Even in their recall announcement, Fisher-Price contended that the product was safe, and suggested that the infant deaths were the result of parents improperly using the product.
The CPSC acknowledged that over 30 infants had died, and stated that the “issue has been a top priority for the agency.” The CPSC is continuing their investigation, and is also now investigating other inclined sleepers. The AAP is urging the CPSC to remove all inclined sleepers from the market, as they go against safe sleep environment recommendations from pediatric experts.
Infant Deaths Make International Headlines
Outside the U.S., the Rock ‘n Play Sleeper is also making headlines. In Australia, the Australian Competition and Consumer Commission (ACCC) is investigating the Sleepers “as a matter of priority” following reports of infant deaths in the U.S. In Canada, there is a Rock ‘n Play Soother, which is almost identical in design, but is not marketed for unattended sleep.
A Problem with Recalls
Many people are questioning why Fisher-Price did not issue a recall, and why the CPSC did not demand the Rock ‘n Play Sleeper be recalled. An article in The New York Times detailed the “path to a recall”, which shines some light on the process, but does not instill confidence in all recall decisions made.
Before issuing a recall, the CPSC must determine that there is “substantial product hazard.” To do this, the CPSC reviews whether the risk of injury is obvious, the severity of risk, and the number of people who may be at risk due to exposure to the product. Next, the CPSC and the manufacturer collaborate to determine if a recall is warranted. If so, they will determine guidelines, such as how many products, and whether consumers will be issued refunds, credit, etc.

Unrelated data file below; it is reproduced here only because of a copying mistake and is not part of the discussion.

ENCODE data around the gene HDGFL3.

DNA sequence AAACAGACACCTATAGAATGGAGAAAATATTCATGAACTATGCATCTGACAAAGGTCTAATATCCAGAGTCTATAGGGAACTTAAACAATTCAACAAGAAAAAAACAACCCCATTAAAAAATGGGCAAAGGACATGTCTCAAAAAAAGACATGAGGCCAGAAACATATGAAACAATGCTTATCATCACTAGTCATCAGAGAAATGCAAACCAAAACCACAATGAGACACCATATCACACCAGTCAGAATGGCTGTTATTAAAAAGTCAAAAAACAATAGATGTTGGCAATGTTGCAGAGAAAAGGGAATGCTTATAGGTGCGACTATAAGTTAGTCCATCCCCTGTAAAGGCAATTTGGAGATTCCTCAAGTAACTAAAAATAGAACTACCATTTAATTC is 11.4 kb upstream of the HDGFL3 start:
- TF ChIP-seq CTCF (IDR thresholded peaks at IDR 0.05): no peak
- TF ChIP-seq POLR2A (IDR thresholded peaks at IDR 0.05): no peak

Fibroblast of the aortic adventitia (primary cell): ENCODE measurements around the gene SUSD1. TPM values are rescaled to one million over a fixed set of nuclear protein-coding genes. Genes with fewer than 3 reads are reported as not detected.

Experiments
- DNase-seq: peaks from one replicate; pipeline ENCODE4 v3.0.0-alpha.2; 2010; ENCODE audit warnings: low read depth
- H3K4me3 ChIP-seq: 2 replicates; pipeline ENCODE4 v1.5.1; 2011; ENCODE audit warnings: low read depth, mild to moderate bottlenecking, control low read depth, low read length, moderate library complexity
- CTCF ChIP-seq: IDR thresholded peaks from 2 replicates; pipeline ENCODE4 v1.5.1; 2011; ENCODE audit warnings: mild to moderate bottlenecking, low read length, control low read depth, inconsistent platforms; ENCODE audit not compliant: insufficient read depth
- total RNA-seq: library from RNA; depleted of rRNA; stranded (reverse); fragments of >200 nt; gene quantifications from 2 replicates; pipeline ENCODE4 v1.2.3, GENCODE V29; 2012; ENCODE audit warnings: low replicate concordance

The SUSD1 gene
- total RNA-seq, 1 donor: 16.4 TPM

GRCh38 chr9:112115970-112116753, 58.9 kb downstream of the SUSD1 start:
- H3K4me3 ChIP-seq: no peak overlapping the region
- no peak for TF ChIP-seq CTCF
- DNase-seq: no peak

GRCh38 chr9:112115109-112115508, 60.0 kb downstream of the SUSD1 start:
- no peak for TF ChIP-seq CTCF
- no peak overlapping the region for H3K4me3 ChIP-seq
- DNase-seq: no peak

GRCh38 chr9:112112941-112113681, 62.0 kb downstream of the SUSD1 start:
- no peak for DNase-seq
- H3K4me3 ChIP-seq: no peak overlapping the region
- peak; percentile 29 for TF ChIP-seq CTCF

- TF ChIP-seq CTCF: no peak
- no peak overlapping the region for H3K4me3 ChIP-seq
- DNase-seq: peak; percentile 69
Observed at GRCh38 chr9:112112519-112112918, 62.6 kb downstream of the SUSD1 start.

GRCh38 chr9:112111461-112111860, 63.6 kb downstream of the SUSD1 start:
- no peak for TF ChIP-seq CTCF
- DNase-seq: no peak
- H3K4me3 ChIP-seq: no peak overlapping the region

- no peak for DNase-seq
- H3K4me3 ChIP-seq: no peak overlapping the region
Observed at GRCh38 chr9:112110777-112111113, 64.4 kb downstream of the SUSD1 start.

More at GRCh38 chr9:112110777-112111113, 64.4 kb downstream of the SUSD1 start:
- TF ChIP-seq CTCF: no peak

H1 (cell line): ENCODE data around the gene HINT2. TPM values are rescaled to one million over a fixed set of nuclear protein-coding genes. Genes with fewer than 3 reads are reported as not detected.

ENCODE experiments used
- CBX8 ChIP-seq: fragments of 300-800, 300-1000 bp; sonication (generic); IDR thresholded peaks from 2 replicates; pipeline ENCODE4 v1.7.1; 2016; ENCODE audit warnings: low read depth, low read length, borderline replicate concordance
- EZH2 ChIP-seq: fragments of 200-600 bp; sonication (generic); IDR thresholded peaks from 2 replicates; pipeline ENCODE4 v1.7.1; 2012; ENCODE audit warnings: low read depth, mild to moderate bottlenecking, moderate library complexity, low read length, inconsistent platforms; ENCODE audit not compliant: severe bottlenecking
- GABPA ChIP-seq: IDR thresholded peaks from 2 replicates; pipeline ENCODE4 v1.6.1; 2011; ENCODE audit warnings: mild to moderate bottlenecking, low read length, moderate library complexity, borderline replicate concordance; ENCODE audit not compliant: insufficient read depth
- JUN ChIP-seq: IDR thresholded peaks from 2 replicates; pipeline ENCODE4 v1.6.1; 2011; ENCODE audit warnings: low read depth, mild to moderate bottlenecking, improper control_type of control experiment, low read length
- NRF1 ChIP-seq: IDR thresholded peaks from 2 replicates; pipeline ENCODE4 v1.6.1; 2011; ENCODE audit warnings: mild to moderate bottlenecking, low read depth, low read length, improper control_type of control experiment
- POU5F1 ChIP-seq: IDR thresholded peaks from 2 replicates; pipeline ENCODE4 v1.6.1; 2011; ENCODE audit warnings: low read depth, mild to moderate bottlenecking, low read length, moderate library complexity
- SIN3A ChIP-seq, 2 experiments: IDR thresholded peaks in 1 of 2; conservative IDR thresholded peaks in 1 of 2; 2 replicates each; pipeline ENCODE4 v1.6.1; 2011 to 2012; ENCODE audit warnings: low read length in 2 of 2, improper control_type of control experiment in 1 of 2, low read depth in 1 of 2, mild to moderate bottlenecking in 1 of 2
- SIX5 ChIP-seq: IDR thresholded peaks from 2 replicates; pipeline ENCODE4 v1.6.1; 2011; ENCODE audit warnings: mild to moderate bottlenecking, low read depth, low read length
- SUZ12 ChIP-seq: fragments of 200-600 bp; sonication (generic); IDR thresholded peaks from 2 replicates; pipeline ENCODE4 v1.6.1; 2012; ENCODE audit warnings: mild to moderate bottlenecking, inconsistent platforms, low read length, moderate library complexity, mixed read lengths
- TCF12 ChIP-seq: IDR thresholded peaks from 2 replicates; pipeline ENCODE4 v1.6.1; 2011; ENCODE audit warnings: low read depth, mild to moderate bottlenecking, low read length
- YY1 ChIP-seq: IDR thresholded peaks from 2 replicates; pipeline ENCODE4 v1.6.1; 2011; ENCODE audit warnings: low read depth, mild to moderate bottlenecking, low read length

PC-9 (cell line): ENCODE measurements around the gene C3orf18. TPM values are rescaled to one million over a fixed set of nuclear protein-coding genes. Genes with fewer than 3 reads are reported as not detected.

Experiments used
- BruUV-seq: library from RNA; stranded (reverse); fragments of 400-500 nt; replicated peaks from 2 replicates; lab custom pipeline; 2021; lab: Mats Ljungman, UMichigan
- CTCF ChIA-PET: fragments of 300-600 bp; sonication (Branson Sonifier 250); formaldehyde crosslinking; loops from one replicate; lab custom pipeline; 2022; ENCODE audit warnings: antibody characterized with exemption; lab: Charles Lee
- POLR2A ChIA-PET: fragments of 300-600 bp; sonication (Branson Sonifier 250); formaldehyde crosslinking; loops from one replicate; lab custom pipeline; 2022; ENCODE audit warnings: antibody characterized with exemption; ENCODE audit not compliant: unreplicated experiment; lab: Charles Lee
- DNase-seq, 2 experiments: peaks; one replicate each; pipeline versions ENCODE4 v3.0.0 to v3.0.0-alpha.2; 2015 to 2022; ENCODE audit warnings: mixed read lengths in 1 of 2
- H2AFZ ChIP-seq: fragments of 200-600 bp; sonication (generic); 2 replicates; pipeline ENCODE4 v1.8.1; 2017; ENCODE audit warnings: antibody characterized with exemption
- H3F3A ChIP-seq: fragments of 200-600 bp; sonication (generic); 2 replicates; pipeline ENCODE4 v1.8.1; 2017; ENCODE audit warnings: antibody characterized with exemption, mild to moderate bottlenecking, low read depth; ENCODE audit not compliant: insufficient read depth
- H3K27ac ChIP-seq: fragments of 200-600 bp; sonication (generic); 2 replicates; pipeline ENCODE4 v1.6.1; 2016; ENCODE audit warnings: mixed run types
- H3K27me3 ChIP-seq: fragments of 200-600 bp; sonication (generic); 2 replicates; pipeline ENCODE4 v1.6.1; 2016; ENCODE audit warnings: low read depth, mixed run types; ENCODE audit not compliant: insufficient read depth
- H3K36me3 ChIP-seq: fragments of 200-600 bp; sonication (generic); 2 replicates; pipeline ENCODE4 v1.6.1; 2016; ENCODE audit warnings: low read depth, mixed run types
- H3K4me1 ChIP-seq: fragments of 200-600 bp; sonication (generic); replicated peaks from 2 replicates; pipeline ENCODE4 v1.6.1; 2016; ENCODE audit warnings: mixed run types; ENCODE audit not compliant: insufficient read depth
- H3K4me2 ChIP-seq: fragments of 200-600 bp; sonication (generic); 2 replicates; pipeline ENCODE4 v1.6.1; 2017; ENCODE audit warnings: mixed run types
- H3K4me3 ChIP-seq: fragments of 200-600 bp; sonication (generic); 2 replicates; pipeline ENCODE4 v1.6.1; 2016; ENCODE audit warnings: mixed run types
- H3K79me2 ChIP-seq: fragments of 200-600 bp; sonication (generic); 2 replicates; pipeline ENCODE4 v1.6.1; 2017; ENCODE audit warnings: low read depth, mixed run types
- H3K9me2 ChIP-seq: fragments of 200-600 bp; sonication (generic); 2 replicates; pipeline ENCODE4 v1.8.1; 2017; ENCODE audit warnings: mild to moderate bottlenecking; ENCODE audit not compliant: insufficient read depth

Most product recalls are voluntary, and are issued after a manufacturer learns about a defect or danger. However, if the CPSC discovers a safety concern, the agency can order a mandatory recall. The is done by suing the company if it refuses to a voluntary recall. The CPSC can threaten to expose their case and the product’s dangers to the public if the manufacturer does not agree.
In the case of the Rock ‘n Play Sleeper, 32 infant deaths were not enough to prompt the CPSC to order a mandatory recall, nor was it enough to incite Fisher-Price to voluntarily recall the product.
Changing Landscape for Regulators?
Pamela Gilbert was the Executive Director of the CPSC from 1995 until 2001. She has told journalists that the CPSC now leans more heavily on warnings, rather than recalls. The former Director stated that shifting away from recalls is a “very dangerous trend.”
Warnings may get some attention, but recalls give consumers a sense of urgency. Consumers pay more attention to recall notices than they do safety alerts. In regard to Fisher-Price, Gilbert stated that,
“When deaths are involved, especially for babies and children, warnings are really not the appropriate remedy.”
Gilbert now works as a consumer safety lawyer, and believes that U.S. consumers need to be better informed about dangerous or defective products. Per Gilbert to The New York Times, “if consumers knew that their babies could die, they wouldn’t buy it. The penalty for a caregiver failing to use a restraint should not be the baby’s death.”
Contact Caring Wrongful Death Attorneys
Infant deaths resulting from a dangerous or defective product are incredibly tragic. Parents who have suffered injury or death of a child will no doubt want to hold Fisher-Price accountable for their errors in marketing a product that was clearly unsafe. While holding a manufacturer accountable can never replace what was lost, it can help grieving families have some confidence that their actions may help prevent infants from being harmed in the future.
If you have questions about defective products, or are interested in learning more about a wrongful death claim, contact Brown, Christie & Green for a free consultation. Fill out our online form, and one of our attorneys will contact you shortly.